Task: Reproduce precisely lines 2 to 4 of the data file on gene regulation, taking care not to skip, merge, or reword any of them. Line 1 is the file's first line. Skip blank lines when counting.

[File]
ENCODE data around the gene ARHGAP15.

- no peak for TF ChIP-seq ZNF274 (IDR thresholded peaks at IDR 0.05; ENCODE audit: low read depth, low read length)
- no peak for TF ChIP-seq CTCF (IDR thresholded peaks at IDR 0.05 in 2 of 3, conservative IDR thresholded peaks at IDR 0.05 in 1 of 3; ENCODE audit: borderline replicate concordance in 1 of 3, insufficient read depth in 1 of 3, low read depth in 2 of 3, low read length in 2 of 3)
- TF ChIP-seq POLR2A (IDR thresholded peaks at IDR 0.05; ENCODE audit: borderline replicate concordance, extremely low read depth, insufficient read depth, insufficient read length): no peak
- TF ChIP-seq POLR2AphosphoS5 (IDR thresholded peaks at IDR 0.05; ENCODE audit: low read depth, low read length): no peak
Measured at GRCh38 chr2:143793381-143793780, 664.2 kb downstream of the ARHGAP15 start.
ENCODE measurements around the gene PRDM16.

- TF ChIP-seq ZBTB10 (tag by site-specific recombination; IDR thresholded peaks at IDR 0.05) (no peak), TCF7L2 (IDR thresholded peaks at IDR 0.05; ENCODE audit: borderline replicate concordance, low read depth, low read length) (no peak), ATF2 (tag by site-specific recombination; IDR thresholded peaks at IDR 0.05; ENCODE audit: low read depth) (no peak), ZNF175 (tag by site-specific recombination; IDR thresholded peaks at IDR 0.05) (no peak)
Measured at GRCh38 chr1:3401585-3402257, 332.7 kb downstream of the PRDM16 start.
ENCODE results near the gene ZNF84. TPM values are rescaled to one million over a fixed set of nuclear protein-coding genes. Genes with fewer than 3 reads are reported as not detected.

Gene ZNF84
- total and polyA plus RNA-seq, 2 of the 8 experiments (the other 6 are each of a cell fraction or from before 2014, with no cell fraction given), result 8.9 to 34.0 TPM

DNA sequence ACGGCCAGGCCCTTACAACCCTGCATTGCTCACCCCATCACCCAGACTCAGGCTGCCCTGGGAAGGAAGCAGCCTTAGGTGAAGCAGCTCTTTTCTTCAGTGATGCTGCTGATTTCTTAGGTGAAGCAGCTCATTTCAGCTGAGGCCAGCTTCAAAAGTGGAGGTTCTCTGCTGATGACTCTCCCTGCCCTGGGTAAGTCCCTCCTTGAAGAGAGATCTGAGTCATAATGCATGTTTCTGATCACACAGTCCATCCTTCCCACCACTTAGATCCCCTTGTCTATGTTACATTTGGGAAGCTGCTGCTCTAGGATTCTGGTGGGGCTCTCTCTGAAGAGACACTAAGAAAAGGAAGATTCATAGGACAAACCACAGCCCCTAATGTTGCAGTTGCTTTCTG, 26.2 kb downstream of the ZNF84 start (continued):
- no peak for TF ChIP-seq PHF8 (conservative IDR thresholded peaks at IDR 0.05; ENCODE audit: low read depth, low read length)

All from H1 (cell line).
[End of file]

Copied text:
- no peak for TF ChIP-seq ZNF274 (IDR thresholded peaks at IDR 0.05; ENCODE audit: low read depth, low read length)
- no peak for TF ChIP-seq CTCF (IDR thresholded peaks at IDR 0.05 in 2 of 3, conservative IDR thresholded peaks at IDR 0.05 in 1 of 3; ENCODE audit: borderline replicate concordance in 1 of 3, insufficient read depth in 1 of 3, low read depth in 2 of 3, low read length in 2 of 3)
- TF ChIP-seq POLR2A (IDR thresholded peaks at IDR 0.05; ENCODE audit: borderline replicate concordance, extremely low read depth, insufficient read depth, insufficient read length): no peak